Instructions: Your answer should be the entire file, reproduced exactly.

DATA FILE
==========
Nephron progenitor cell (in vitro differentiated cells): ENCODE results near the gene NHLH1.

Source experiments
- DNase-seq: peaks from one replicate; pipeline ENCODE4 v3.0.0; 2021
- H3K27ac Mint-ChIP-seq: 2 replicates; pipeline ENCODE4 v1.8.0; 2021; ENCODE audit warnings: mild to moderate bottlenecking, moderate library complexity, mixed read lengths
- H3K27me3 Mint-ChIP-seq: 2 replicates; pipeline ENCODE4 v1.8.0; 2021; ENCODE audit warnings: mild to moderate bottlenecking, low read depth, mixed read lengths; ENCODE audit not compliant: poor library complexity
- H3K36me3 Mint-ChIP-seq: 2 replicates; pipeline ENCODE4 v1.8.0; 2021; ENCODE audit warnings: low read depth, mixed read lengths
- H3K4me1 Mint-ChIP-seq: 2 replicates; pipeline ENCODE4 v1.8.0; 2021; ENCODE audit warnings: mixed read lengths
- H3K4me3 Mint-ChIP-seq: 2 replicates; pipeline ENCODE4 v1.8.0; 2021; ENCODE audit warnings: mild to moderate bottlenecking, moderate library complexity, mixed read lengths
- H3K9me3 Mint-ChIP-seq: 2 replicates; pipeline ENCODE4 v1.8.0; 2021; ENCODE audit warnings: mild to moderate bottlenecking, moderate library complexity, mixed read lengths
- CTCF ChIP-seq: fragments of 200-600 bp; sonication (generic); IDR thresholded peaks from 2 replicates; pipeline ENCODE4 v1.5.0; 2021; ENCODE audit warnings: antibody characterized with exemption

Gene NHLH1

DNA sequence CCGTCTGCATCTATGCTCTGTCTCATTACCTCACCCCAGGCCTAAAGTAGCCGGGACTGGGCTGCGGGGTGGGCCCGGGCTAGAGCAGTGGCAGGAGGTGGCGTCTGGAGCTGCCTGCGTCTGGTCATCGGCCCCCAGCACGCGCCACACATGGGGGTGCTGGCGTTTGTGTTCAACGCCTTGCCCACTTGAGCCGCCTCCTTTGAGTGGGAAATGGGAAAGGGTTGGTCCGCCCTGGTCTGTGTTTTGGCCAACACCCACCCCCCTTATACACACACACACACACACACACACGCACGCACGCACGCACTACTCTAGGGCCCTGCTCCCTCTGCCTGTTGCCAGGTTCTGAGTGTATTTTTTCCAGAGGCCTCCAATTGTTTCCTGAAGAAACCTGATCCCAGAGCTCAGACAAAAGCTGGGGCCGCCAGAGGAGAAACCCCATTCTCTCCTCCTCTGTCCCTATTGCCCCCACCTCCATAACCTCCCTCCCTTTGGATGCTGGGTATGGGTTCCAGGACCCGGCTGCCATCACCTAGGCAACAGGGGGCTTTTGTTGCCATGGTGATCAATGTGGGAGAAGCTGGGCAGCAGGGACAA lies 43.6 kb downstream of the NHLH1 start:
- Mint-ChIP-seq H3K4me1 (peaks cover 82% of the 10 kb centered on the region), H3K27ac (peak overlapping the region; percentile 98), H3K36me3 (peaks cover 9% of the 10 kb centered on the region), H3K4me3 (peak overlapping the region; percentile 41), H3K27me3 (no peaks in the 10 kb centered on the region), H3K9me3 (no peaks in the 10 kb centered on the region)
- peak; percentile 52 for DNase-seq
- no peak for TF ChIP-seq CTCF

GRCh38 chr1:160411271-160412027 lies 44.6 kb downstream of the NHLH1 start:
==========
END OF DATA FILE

Nephron progenitor cell (in vitro differentiated cells): ENCODE results near the gene NHLH1.

Source experiments
- DNase-seq: peaks from one replicate; pipeline ENCODE4 v3.0.0; 2021
- H3K27ac Mint-ChIP-seq: 2 replicates; pipeline ENCODE4 v1.8.0; 2021; ENCODE audit warnings: mild to moderate bottlenecking, moderate library complexity, mixed read lengths
- H3K27me3 Mint-ChIP-seq: 2 replicates; pipeline ENCODE4 v1.8.0; 2021; ENCODE audit warnings: mild to moderate bottlenecking, low read depth, mixed read lengths; ENCODE audit not compliant: poor library complexity
- H3K36me3 Mint-ChIP-seq: 2 replicates; pipeline ENCODE4 v1.8.0; 2021; ENCODE audit warnings: low read depth, mixed read lengths
- H3K4me1 Mint-ChIP-seq: 2 replicates; pipeline ENCODE4 v1.8.0; 2021; ENCODE audit warnings: mixed read lengths
- H3K4me3 Mint-ChIP-seq: 2 replicates; pipeline ENCODE4 v1.8.0; 2021; ENCODE audit warnings: mild to moderate bottlenecking, moderate library complexity, mixed read lengths
- H3K9me3 Mint-ChIP-seq: 2 replicates; pipeline ENCODE4 v1.8.0; 2021; ENCODE audit warnings: mild to moderate bottlenecking, moderate library complexity, mixed read lengths
- CTCF ChIP-seq: fragments of 200-600 bp; sonication (generic); IDR thresholded peaks from 2 replicates; pipeline ENCODE4 v1.5.0; 2021; ENCODE audit warnings: antibody characterized with exemption

Gene NHLH1

DNA sequence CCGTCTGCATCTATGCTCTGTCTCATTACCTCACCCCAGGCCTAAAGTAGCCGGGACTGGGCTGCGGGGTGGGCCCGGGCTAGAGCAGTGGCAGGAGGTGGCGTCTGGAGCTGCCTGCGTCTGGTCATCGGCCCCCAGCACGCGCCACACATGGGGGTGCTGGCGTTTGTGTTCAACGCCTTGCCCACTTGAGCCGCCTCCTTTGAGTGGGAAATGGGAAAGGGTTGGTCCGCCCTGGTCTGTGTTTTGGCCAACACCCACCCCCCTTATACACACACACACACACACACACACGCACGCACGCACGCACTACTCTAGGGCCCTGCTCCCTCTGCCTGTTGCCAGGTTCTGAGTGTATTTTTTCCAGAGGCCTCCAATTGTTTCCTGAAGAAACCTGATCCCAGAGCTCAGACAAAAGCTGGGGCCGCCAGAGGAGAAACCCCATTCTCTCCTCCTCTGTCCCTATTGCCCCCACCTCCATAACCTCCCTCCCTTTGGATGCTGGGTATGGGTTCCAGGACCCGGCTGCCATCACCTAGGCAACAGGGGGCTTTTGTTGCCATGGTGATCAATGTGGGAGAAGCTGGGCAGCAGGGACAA lies 43.6 kb downstream of the NHLH1 start:
- Mint-ChIP-seq H3K4me1 (peaks cover 82% of the 10 kb centered on the region), H3K27ac (peak overlapping the region; percentile 98), H3K36me3 (peaks cover 9% of the 10 kb centered on the region), H3K4me3 (peak overlapping the region; percentile 41), H3K27me3 (no peaks in the 10 kb centered on the region), H3K9me3 (no peaks in the 10 kb centered on the region)
- peak; percentile 52 for DNase-seq
- no peak for TF ChIP-seq CTCF

GRCh38 chr1:160411271-160412027 lies 44.6 kb downstream of the NHLH1 start: